The project represents the first foray by the government's International Petroleum Investment Company into liquefied natural gas.
Work begins on Papua gas project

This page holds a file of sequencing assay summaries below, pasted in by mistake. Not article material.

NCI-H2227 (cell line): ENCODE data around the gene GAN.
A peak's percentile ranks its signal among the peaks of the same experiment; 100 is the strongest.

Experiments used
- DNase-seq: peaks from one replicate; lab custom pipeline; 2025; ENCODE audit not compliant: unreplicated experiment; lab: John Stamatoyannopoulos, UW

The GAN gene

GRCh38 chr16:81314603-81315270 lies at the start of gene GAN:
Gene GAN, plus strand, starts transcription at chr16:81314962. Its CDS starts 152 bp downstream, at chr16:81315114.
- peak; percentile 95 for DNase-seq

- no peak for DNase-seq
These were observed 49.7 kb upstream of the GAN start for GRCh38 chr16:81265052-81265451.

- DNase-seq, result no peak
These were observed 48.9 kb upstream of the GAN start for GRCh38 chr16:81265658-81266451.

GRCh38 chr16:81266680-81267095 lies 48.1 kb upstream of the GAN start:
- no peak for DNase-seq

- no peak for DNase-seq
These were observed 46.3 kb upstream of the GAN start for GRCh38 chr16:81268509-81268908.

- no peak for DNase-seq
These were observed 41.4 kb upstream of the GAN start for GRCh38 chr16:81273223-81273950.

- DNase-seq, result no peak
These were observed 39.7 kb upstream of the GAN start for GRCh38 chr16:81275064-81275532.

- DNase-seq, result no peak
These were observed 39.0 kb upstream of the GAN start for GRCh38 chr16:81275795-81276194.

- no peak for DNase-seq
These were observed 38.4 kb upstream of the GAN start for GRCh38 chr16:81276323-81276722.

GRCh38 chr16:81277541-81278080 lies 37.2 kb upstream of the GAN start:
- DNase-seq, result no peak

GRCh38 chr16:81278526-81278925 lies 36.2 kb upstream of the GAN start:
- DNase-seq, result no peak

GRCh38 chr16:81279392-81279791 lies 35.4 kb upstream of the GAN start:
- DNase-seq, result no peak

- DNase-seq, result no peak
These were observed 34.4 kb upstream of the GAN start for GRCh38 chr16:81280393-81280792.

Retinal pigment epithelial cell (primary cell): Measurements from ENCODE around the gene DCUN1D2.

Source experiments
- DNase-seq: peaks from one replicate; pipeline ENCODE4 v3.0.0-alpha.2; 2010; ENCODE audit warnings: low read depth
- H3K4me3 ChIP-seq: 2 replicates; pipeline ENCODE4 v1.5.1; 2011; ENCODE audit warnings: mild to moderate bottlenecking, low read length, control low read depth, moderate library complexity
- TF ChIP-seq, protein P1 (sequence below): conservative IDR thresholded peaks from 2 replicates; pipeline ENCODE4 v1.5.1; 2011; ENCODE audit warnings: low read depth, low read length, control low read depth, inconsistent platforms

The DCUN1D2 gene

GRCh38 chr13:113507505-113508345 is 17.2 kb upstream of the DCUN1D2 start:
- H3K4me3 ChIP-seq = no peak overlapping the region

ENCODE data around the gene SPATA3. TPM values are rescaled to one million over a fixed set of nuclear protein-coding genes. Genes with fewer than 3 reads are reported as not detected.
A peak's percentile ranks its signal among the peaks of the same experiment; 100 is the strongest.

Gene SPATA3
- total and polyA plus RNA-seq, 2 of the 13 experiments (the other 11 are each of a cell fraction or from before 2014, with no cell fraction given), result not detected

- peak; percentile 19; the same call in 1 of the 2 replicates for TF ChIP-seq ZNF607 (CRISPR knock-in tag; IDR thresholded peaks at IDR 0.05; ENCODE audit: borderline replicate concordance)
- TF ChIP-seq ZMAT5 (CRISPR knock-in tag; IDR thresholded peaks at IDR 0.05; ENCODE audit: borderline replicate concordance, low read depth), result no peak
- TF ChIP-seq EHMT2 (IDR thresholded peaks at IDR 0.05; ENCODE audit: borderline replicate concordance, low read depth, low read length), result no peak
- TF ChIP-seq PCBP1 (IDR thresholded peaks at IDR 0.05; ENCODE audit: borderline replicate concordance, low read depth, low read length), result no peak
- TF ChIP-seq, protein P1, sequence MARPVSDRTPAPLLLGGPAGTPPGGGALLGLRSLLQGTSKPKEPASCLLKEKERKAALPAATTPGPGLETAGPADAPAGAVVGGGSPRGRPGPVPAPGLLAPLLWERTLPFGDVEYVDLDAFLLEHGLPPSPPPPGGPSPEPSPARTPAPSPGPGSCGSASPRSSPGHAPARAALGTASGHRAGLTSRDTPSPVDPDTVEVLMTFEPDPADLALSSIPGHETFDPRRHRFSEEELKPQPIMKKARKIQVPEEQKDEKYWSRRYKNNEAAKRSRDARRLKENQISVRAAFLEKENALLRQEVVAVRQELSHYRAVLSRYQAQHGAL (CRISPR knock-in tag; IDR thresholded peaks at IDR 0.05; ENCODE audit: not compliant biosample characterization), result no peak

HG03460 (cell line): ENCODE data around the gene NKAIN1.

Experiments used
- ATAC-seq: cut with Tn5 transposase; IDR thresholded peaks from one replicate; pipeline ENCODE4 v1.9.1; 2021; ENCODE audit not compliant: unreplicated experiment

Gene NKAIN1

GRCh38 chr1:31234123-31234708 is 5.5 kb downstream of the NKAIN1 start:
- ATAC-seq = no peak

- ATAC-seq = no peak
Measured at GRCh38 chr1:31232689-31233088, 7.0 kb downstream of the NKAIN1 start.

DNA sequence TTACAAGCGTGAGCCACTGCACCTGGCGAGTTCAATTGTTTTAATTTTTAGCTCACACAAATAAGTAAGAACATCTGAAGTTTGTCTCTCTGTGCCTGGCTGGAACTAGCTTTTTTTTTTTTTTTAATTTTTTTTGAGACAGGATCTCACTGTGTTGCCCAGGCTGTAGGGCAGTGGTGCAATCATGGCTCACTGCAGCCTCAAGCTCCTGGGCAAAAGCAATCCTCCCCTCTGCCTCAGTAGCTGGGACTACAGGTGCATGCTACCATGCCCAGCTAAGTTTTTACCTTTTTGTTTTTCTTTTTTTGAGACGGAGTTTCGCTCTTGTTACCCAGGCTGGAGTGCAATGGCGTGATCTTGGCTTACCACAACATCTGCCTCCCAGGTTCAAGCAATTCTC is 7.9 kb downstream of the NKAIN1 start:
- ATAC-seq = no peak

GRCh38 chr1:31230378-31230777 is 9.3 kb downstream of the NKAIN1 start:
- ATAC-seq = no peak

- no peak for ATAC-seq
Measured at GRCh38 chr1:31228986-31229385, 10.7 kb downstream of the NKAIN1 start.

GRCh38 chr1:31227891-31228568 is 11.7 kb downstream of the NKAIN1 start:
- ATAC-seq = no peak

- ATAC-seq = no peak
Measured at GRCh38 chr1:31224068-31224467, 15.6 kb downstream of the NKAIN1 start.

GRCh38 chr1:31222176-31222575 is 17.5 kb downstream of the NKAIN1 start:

Construction has begun on a major gas export project in Papua New Guinea that is partially owned by Abu Dhabi Government, a partner firm announced yesterday. The project represents the first foray by the government's International Petroleum Investment Company (IPIC) into liquefied natural gas (LNG), a form of gas chilled for transport on tankers that is expected to grow in importance as an energy source for East Asia after the global economy recovers. The consortium of firms behind the LNG project have agreed to invest US$600 million (Dh2.2 billion) to build up roads and infrastructure before their expected approval of a final investment decision later this year, according to Oil Search, an Australian firm that is partially owned by IPIC. "The decision to proceed with early works ... is a major vote of confidence in the PNG LNG project," the company's managing director, Peter Botten, said in a statement to the Australian Securities Exchange. Oil Search, which is developing the project in partnership with ExxonMobil and several smaller firms, has estimated it will cost between $11 to $12.5 billion, including development of gasfields, pipelines, and the liquefaction plant. Oil Search will need to come up with approximately $4.8 billion, of which a little more than $1 billion will come from IPIC's 17.6 per cent equity stake. Most of the rest of the cost will be borne by ExxonMobil, which owns 41.5 per cent of the project and is co-ordinating financing. Company officials said last month they expect the LNG plant to begin shipments by the end of 2013, and to eventually produce 6.3 million tonnes of LNG per year. Front-end engineering and design on the project is scheduled to be completed by the end of the third quarter, at about the same time the consortium of firms receives bids from energy contractors. Oil Search also said it had made "significant progress" on marketing the expected level of LNG output. Late last month, officials at Sinopec, the Chinese oil company, revealed they were in talks to buy 2 million tonnes of LNG from the project annually. email@example.com